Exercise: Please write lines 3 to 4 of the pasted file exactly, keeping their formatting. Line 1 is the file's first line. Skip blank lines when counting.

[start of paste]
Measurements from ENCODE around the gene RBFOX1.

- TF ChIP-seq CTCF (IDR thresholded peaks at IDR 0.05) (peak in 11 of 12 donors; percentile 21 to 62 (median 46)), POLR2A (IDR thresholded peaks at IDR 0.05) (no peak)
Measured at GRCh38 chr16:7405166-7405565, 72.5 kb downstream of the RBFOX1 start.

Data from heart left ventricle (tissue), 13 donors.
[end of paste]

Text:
Measured at GRCh38 chr16:7405166-7405565, 72.5 kb downstream of the RBFOX1 start.

Data from heart left ventricle (tissue), 13 donors.